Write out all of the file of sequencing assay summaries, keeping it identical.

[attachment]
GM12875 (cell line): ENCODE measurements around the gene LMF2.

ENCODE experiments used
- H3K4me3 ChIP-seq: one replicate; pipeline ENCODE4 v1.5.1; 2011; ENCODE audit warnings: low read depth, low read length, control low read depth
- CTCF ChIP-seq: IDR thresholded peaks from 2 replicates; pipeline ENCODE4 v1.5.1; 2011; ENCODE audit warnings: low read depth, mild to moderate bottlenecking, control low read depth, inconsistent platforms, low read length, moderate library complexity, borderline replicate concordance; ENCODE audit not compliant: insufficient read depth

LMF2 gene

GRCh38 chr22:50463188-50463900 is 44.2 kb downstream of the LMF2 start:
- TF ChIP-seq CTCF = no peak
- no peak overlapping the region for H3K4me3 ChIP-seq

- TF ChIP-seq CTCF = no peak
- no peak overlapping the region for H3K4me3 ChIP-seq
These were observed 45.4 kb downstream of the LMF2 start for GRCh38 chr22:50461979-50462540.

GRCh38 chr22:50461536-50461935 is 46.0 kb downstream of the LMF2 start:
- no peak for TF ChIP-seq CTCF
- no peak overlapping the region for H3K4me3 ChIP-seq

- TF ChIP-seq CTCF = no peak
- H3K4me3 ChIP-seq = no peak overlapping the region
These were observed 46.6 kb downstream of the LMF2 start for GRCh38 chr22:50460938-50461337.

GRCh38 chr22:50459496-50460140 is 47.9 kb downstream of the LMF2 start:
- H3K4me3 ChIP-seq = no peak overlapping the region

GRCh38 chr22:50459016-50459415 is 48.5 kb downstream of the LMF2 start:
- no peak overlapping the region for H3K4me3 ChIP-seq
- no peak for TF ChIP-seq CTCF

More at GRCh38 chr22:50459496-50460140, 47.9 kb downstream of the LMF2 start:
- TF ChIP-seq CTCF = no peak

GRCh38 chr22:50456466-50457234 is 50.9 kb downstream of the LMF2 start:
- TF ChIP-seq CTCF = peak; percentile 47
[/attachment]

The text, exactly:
GM12875 (cell line): ENCODE measurements around the gene LMF2.

ENCODE experiments used
- H3K4me3 ChIP-seq: one replicate; pipeline ENCODE4 v1.5.1; 2011; ENCODE audit warnings: low read depth, low read length, control low read depth
- CTCF ChIP-seq: IDR thresholded peaks from 2 replicates; pipeline ENCODE4 v1.5.1; 2011; ENCODE audit warnings: low read depth, mild to moderate bottlenecking, control low read depth, inconsistent platforms, low read length, moderate library complexity, borderline replicate concordance; ENCODE audit not compliant: insufficient read depth

LMF2 gene

GRCh38 chr22:50463188-50463900 is 44.2 kb downstream of the LMF2 start:
- TF ChIP-seq CTCF = no peak
- no peak overlapping the region for H3K4me3 ChIP-seq

- TF ChIP-seq CTCF = no peak
- no peak overlapping the region for H3K4me3 ChIP-seq
These were observed 45.4 kb downstream of the LMF2 start for GRCh38 chr22:50461979-50462540.

GRCh38 chr22:50461536-50461935 is 46.0 kb downstream of the LMF2 start:
- no peak for TF ChIP-seq CTCF
- no peak overlapping the region for H3K4me3 ChIP-seq

- TF ChIP-seq CTCF = no peak
- H3K4me3 ChIP-seq = no peak overlapping the region
These were observed 46.6 kb downstream of the LMF2 start for GRCh38 chr22:50460938-50461337.

GRCh38 chr22:50459496-50460140 is 47.9 kb downstream of the LMF2 start:
- H3K4me3 ChIP-seq = no peak overlapping the region

GRCh38 chr22:50459016-50459415 is 48.5 kb downstream of the LMF2 start:
- no peak overlapping the region for H3K4me3 ChIP-seq
- no peak for TF ChIP-seq CTCF

More at GRCh38 chr22:50459496-50460140, 47.9 kb downstream of the LMF2 start:
- TF ChIP-seq CTCF = no peak

GRCh38 chr22:50456466-50457234 is 50.9 kb downstream of the LMF2 start:
- TF ChIP-seq CTCF = peak; percentile 47